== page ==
Kamala Das' poem, "The Stone Age," is a poem which illustrates the life of an oppressed woman.
Her husband is set in his ways ("Fond husband, ancient settler in the mind"). Although he is fond (affectionate), the speaker believes him to be false ("weaving webs of bewilderment"). The husband has taken control over his wife ("You turn me into a bird of stone"), which refers to the fact that she is beautiful to look at but must not be heard.
The husband is not considerate of his wife's feelings. His "absent-minded" stroking of her face shows no true emotion, only habit. The husband is not concerned with his wife's needs either (noted by the "loud talk you bruise my pre-morning sleep,
You stick a finger into my dreaming eye").
The wife dreams of a better life, only to have the dreams vanish like the sun. Her history, misunderstood given the undefined nature of the Dravidian people (historically they fought to be defined as their own ethnic group) alienates the wife from those who fail to identify with her or identify her at all. Her ethnicity is lost to "secretly flow the drains beneath the sacred cities."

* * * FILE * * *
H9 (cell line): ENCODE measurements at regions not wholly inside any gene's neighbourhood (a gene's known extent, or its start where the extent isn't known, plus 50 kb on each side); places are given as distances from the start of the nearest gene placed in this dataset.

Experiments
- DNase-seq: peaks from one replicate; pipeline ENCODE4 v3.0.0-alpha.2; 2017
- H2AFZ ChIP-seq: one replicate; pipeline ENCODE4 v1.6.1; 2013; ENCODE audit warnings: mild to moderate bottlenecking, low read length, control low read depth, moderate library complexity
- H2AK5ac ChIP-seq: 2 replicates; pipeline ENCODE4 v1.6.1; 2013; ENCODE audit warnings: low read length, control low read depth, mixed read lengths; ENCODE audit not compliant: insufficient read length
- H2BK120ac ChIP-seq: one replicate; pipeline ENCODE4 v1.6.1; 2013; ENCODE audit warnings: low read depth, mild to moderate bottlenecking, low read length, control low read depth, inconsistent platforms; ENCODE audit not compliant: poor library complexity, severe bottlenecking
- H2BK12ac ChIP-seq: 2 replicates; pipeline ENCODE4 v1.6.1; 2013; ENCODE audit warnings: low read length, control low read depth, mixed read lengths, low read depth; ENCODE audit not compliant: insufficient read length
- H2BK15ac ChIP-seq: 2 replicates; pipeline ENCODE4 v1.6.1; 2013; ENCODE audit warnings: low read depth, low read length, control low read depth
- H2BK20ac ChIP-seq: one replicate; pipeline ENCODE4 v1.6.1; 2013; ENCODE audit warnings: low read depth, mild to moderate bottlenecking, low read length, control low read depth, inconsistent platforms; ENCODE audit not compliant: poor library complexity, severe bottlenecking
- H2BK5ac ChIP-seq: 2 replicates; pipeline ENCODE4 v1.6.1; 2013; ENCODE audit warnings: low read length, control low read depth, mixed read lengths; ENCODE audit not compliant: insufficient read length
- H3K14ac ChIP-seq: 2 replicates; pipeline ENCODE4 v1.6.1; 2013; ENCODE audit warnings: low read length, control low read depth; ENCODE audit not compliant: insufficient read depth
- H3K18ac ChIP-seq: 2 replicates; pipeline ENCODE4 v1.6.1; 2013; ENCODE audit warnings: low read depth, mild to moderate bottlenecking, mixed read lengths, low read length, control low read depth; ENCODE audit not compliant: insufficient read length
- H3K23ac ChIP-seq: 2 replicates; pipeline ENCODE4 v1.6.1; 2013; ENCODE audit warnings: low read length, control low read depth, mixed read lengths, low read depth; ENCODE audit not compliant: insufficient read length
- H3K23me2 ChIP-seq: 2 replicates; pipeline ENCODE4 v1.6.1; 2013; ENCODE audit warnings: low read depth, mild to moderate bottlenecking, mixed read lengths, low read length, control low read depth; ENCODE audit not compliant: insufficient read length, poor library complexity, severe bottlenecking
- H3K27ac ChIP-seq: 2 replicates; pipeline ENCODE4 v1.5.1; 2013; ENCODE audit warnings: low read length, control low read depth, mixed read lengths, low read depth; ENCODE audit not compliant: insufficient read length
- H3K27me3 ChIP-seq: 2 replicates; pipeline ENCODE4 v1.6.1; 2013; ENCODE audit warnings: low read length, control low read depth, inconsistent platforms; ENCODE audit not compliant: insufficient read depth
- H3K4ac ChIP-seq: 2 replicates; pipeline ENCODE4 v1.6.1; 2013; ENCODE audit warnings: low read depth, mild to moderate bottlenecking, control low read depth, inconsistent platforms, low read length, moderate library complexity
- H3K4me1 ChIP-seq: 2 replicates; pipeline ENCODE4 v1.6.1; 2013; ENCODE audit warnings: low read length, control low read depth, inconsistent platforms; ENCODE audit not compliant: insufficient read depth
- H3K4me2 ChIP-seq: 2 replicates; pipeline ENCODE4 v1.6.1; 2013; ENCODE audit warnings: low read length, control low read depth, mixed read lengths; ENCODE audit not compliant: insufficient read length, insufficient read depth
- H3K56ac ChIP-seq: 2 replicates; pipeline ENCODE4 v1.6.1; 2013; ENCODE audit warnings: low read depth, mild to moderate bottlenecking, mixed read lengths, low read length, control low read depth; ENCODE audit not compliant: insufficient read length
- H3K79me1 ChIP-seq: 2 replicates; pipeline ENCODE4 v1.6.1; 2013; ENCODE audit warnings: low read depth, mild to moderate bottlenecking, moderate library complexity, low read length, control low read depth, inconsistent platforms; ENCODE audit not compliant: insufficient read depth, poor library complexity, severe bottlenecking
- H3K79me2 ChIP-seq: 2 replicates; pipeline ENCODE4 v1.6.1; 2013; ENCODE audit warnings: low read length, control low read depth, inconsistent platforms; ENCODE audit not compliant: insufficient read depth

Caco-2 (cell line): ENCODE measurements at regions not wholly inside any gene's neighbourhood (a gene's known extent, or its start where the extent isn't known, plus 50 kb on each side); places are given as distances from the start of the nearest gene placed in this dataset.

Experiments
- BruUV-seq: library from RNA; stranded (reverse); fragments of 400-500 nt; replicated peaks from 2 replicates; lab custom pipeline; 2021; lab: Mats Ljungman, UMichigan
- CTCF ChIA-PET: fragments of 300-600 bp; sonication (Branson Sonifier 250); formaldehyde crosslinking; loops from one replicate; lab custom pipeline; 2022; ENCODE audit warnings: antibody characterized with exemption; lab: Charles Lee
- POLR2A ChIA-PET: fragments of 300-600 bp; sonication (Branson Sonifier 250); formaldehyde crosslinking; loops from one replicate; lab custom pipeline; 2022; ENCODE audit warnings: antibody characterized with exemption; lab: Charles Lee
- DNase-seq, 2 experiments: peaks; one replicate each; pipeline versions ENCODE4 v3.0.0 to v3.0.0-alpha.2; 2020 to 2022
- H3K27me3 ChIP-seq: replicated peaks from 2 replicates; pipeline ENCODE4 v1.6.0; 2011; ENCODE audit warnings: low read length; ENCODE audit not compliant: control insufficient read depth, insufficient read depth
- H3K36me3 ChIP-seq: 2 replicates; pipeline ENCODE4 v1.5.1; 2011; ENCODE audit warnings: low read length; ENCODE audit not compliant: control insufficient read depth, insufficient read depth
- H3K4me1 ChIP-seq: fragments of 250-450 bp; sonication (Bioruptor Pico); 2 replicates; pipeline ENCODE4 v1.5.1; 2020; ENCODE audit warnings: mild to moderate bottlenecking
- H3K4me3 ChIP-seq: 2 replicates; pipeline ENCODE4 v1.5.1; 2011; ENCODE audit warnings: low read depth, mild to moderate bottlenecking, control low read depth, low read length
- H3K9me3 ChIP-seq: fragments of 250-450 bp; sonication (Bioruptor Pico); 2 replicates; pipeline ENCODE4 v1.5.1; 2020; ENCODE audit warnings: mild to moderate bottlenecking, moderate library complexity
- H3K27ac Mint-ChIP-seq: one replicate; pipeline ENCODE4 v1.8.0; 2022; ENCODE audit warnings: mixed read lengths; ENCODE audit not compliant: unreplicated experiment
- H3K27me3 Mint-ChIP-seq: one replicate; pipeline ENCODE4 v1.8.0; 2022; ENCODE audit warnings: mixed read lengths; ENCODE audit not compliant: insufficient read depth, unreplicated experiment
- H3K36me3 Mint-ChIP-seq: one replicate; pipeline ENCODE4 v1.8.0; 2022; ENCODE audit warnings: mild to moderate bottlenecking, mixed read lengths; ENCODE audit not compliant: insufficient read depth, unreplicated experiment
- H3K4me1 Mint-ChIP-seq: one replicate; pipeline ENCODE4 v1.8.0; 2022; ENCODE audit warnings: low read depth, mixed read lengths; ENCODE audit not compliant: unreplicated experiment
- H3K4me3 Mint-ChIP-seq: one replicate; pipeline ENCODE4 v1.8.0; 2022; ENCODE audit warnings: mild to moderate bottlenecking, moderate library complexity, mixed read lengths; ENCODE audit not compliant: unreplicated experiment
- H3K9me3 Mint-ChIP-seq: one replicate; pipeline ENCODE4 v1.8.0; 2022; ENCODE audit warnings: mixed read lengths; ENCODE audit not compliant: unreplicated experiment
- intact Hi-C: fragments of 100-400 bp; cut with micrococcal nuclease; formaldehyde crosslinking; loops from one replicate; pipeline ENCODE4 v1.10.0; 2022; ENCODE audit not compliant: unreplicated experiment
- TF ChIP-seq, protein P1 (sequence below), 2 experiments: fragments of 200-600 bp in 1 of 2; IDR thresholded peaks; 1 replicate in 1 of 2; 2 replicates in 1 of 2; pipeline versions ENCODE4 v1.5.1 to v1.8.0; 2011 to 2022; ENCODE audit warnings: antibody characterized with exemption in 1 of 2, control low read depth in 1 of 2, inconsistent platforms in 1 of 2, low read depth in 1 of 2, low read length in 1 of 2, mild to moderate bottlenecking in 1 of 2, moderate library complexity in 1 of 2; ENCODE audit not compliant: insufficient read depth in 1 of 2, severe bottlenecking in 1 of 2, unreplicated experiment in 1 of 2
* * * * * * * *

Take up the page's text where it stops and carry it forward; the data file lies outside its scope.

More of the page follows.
Jumping into her car, the wife searches for others like herself--only to be forgotten like the rain which comes and goes.
The wife does not seem to understand what her husband sees in her. He is a lion, a snake, a symbol of strength and power. She, on the other hand, is not. That said, the wife questions how her husband can rest so easily against her, given her weaknesses.
All said, the wife cannot understand why no one asks her anything about life. The wife seems to understand her knowledge regarding life, but, like her husband's disregard for her, she feels as if her knowledge goes unappreciated.